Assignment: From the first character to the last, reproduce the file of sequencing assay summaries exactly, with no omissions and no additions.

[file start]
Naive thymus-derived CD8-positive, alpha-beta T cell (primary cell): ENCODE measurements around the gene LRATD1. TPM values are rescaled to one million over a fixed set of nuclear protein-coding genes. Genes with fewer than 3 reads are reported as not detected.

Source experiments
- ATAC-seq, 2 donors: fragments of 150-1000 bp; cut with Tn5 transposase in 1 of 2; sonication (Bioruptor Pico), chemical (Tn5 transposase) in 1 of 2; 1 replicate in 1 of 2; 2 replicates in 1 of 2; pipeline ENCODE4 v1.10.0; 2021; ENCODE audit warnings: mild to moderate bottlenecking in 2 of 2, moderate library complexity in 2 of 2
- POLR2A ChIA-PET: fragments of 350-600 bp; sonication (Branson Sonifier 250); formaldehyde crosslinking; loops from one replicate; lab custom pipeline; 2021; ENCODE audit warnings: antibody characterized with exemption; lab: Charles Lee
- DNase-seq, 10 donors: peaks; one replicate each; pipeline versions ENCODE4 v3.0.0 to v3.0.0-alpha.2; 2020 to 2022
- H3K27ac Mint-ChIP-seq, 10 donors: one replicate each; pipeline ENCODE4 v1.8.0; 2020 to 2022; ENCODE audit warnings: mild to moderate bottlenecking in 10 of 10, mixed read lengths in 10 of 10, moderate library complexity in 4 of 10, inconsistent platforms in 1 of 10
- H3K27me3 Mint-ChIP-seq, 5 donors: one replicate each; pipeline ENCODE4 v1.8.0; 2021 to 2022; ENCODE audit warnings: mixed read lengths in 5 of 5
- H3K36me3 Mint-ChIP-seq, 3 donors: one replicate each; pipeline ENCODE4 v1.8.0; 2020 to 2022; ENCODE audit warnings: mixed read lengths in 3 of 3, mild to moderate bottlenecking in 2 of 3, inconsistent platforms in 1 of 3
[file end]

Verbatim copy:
Naive thymus-derived CD8-positive, alpha-beta T cell (primary cell): ENCODE measurements around the gene LRATD1. TPM values are rescaled to one million over a fixed set of nuclear protein-coding genes. Genes with fewer than 3 reads are reported as not detected.

Source experiments
- ATAC-seq, 2 donors: fragments of 150-1000 bp; cut with Tn5 transposase in 1 of 2; sonication (Bioruptor Pico), chemical (Tn5 transposase) in 1 of 2; 1 replicate in 1 of 2; 2 replicates in 1 of 2; pipeline ENCODE4 v1.10.0; 2021; ENCODE audit warnings: mild to moderate bottlenecking in 2 of 2, moderate library complexity in 2 of 2
- POLR2A ChIA-PET: fragments of 350-600 bp; sonication (Branson Sonifier 250); formaldehyde crosslinking; loops from one replicate; lab custom pipeline; 2021; ENCODE audit warnings: antibody characterized with exemption; lab: Charles Lee
- DNase-seq, 10 donors: peaks; one replicate each; pipeline versions ENCODE4 v3.0.0 to v3.0.0-alpha.2; 2020 to 2022
- H3K27ac Mint-ChIP-seq, 10 donors: one replicate each; pipeline ENCODE4 v1.8.0; 2020 to 2022; ENCODE audit warnings: mild to moderate bottlenecking in 10 of 10, mixed read lengths in 10 of 10, moderate library complexity in 4 of 10, inconsistent platforms in 1 of 10
- H3K27me3 Mint-ChIP-seq, 5 donors: one replicate each; pipeline ENCODE4 v1.8.0; 2021 to 2022; ENCODE audit warnings: mixed read lengths in 5 of 5
- H3K36me3 Mint-ChIP-seq, 3 donors: one replicate each; pipeline ENCODE4 v1.8.0; 2020 to 2022; ENCODE audit warnings: mixed read lengths in 3 of 3, mild to moderate bottlenecking in 2 of 3, inconsistent platforms in 1 of 3